But it gets harder as everyone gets older. Teenagers like different things. I settle down with Call the Midwife. They settle down with Call of Duty. I eat fruit. They eat fruit pastilles.
"Would anyone like a bit of lettuce?" I say, making sandwiches.
"Maybe later," says my daughter kindly.
Our timetables don't match at all. One Sunday, I was woken by a neighbour's son chatting to a friend at the front gate. He was bathed in early morning sunshine. Amazing, I thought. Where's he off to at this time of day? It turns out he was just getting back from a night out.
At weekends, it's amazing you see each other at all. "Are you in for supper?" I say to my son.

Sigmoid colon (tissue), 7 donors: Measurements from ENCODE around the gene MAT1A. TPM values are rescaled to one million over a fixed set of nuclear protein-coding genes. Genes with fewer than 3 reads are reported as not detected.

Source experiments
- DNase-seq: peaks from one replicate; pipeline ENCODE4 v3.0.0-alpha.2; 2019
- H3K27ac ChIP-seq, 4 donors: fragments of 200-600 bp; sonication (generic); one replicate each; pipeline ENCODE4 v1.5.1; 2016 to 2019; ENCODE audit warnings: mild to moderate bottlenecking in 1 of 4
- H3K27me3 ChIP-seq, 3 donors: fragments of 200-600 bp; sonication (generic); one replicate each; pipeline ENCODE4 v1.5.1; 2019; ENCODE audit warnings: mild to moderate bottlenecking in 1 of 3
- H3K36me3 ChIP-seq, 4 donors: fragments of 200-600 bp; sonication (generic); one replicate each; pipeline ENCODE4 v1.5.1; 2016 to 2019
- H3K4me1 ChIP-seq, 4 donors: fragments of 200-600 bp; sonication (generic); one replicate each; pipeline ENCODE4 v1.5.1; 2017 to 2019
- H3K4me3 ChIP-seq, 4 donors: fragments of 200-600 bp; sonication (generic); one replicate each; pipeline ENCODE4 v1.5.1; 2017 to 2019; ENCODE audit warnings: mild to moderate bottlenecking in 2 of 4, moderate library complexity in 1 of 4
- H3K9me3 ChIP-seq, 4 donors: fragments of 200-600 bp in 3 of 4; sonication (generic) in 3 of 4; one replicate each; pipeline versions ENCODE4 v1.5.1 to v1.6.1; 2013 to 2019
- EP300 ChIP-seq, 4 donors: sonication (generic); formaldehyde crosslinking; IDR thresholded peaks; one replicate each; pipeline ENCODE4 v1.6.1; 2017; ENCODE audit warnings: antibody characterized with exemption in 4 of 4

He screws up his eyes. "What time will it be?"
He's confused. He's only just had breakfast.
It's as if you're operating in parallel universes. You think of a crowd as the checkout queue in Sainsbury's. They think of a crowd as 500 likes on Facebook. You're still using a landline. They use YouTube and WhatsApp.
So I was completely astonished when I discovered the whole family was on Twitter.
"Although I don't really use it," says my daughter. "None of my friends are on it."
I'm not sure friends have much to do with it. For nearly a year, my husband didn't send a single tweet. But he still ended up with a small band of loyal followers.
'"Maybe I should think up a new saying," I say excitedly. "'The family that tweets together...'" But no one's listening. A bit like Twitter, really.